Misty (who has been given a new name of Zilla), Rene and Sihu have joined fellow rescued bears at the Balkasar sanctuary, where staff are still mourning the loss of Pari, a bear also rescued from bear baiting, who died recently from what we believe was a fatal snake bite.
New name for Misty: Zilla
As with all rescued bears, Misty has also been given a beautiful new name, Zilla, to mark the beginning of her new life at the WSPA-funded Balkasar bear sanctuary.
A new life for Zilla, Rene and Sihu
The three bears are now safely at the sanctuary, where they will live in an environment as close to their natural habitat as possible, with trees, pools and shaded areas.
Upon arrival, the BRC sanctuary staff carefully freed the three bears from their nose rings and chains which have bound them for so many years. Then staff treated the bears’ terrible injuries to their noses and muzzles, a common injury that these animals suffer after being used for bear baiting events.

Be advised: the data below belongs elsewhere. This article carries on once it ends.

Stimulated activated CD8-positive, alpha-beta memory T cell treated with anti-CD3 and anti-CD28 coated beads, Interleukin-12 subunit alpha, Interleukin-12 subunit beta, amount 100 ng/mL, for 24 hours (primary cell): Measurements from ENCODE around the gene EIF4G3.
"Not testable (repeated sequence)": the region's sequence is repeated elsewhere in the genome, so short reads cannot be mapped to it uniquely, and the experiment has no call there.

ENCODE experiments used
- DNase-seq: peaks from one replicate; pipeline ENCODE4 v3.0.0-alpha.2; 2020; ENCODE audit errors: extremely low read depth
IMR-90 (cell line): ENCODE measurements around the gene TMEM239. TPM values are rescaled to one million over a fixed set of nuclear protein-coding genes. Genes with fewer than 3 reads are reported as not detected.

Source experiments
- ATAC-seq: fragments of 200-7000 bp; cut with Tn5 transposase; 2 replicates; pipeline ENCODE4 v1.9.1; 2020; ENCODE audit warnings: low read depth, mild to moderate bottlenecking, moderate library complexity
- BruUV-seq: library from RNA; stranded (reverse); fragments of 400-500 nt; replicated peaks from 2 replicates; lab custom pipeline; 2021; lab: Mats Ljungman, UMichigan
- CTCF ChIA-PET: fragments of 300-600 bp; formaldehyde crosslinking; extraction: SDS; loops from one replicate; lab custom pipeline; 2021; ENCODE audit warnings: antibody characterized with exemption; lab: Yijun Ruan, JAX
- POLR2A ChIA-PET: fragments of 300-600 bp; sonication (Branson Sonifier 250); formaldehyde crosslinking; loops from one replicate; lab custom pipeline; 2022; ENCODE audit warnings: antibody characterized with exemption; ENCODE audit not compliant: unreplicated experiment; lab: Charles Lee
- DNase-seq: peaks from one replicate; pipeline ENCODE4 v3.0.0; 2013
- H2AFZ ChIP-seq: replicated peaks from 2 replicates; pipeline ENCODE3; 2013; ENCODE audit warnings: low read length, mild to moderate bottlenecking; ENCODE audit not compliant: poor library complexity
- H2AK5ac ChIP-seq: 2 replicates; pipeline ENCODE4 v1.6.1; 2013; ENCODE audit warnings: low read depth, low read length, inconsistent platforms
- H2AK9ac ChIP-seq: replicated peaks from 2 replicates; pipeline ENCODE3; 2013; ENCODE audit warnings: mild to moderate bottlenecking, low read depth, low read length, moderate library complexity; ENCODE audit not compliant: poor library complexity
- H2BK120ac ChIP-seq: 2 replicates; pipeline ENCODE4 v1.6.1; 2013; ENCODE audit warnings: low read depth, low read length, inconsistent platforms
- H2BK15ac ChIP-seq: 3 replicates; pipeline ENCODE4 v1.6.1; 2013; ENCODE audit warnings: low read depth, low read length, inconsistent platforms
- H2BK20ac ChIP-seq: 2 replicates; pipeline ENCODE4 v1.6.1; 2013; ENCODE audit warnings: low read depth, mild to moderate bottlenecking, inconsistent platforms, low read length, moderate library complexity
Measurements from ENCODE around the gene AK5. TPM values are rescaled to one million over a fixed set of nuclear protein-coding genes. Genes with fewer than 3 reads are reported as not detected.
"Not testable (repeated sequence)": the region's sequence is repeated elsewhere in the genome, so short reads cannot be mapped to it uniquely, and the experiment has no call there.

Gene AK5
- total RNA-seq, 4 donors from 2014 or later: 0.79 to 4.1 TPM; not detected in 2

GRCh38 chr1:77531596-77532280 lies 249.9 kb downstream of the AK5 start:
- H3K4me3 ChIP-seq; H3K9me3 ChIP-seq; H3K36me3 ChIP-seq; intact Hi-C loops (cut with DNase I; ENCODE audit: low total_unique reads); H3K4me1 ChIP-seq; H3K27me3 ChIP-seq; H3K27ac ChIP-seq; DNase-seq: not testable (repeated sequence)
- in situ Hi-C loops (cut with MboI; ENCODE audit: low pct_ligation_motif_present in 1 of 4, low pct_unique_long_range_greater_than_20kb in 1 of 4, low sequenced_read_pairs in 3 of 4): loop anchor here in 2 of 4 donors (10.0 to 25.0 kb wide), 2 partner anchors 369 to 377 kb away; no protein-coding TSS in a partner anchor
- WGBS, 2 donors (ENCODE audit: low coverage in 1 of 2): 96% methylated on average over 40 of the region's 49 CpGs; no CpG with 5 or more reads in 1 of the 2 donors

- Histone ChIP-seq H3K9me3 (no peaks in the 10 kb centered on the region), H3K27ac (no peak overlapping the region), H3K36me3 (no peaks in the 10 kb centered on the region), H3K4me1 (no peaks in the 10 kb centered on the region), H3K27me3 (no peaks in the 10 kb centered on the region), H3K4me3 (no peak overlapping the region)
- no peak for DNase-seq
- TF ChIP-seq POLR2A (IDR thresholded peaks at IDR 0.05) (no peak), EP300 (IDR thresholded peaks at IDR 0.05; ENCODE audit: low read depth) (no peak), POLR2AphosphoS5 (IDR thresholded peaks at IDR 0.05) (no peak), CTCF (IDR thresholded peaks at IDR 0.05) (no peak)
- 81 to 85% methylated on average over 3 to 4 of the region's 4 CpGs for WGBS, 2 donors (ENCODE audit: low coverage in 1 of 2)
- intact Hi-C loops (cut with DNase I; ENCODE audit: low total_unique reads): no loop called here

Rest and recovery
The three bears are now resting and recovering in the quarantine area of the sanctuary before they can join the other fourteen resident bears. WSPA supporters will be pleased to learn that the smallest of the three bears, Rene (meaning “Reborn”) is doing particularly well, developing a healthy appetite and finishing her meals in minutes!
Although bear baiting is illegal in many parts of the world, events still take place in rural Pakistan. The owners of the bears, traditionally known as Kalandars, tether the bear to the ground to then be attacked and mauled by trained fighting dogs.
Up to 2,000 locals will watch for ‘entertainment’, as the bear is attacked by the trained dogs. WSPA is in partnership with our local partner, the Bioresource Research Centre (BRC) to stop this needless suffering.